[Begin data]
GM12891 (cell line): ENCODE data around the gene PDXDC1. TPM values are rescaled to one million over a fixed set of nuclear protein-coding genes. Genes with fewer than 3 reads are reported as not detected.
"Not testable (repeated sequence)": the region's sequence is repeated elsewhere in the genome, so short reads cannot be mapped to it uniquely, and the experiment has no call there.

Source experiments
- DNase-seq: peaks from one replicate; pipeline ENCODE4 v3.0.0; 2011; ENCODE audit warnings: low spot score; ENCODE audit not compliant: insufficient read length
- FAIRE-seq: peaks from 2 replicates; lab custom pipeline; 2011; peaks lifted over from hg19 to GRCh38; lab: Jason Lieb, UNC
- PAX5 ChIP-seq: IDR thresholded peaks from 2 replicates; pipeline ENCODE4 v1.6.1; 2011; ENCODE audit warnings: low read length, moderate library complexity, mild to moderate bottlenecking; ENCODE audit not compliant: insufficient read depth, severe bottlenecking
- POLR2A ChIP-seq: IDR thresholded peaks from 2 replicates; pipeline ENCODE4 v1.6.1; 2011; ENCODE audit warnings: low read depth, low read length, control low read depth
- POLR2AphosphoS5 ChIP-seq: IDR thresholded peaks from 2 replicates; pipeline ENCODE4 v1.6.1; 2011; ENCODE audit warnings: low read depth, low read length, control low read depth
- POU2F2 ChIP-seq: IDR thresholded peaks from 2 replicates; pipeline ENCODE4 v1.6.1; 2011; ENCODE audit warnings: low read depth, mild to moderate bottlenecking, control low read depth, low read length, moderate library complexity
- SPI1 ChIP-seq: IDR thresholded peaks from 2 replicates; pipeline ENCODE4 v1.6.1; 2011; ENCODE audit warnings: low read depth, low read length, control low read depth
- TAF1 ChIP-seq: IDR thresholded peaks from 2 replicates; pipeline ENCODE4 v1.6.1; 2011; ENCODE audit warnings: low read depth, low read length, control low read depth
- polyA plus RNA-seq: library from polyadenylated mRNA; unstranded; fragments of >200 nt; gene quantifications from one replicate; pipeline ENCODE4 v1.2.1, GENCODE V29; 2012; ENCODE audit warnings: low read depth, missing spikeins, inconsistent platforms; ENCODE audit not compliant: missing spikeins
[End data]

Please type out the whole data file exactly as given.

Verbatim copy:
GM12891 (cell line): ENCODE data around the gene PDXDC1. TPM values are rescaled to one million over a fixed set of nuclear protein-coding genes. Genes with fewer than 3 reads are reported as not detected.
"Not testable (repeated sequence)": the region's sequence is repeated elsewhere in the genome, so short reads cannot be mapped to it uniquely, and the experiment has no call there.

Source experiments
- DNase-seq: peaks from one replicate; pipeline ENCODE4 v3.0.0; 2011; ENCODE audit warnings: low spot score; ENCODE audit not compliant: insufficient read length
- FAIRE-seq: peaks from 2 replicates; lab custom pipeline; 2011; peaks lifted over from hg19 to GRCh38; lab: Jason Lieb, UNC
- PAX5 ChIP-seq: IDR thresholded peaks from 2 replicates; pipeline ENCODE4 v1.6.1; 2011; ENCODE audit warnings: low read length, moderate library complexity, mild to moderate bottlenecking; ENCODE audit not compliant: insufficient read depth, severe bottlenecking
- POLR2A ChIP-seq: IDR thresholded peaks from 2 replicates; pipeline ENCODE4 v1.6.1; 2011; ENCODE audit warnings: low read depth, low read length, control low read depth
- POLR2AphosphoS5 ChIP-seq: IDR thresholded peaks from 2 replicates; pipeline ENCODE4 v1.6.1; 2011; ENCODE audit warnings: low read depth, low read length, control low read depth
- POU2F2 ChIP-seq: IDR thresholded peaks from 2 replicates; pipeline ENCODE4 v1.6.1; 2011; ENCODE audit warnings: low read depth, mild to moderate bottlenecking, control low read depth, low read length, moderate library complexity
- SPI1 ChIP-seq: IDR thresholded peaks from 2 replicates; pipeline ENCODE4 v1.6.1; 2011; ENCODE audit warnings: low read depth, low read length, control low read depth
- TAF1 ChIP-seq: IDR thresholded peaks from 2 replicates; pipeline ENCODE4 v1.6.1; 2011; ENCODE audit warnings: low read depth, low read length, control low read depth
- polyA plus RNA-seq: library from polyadenylated mRNA; unstranded; fragments of >200 nt; gene quantifications from one replicate; pipeline ENCODE4 v1.2.1, GENCODE V29; 2012; ENCODE audit warnings: low read depth, missing spikeins, inconsistent platforms; ENCODE audit not compliant: missing spikeins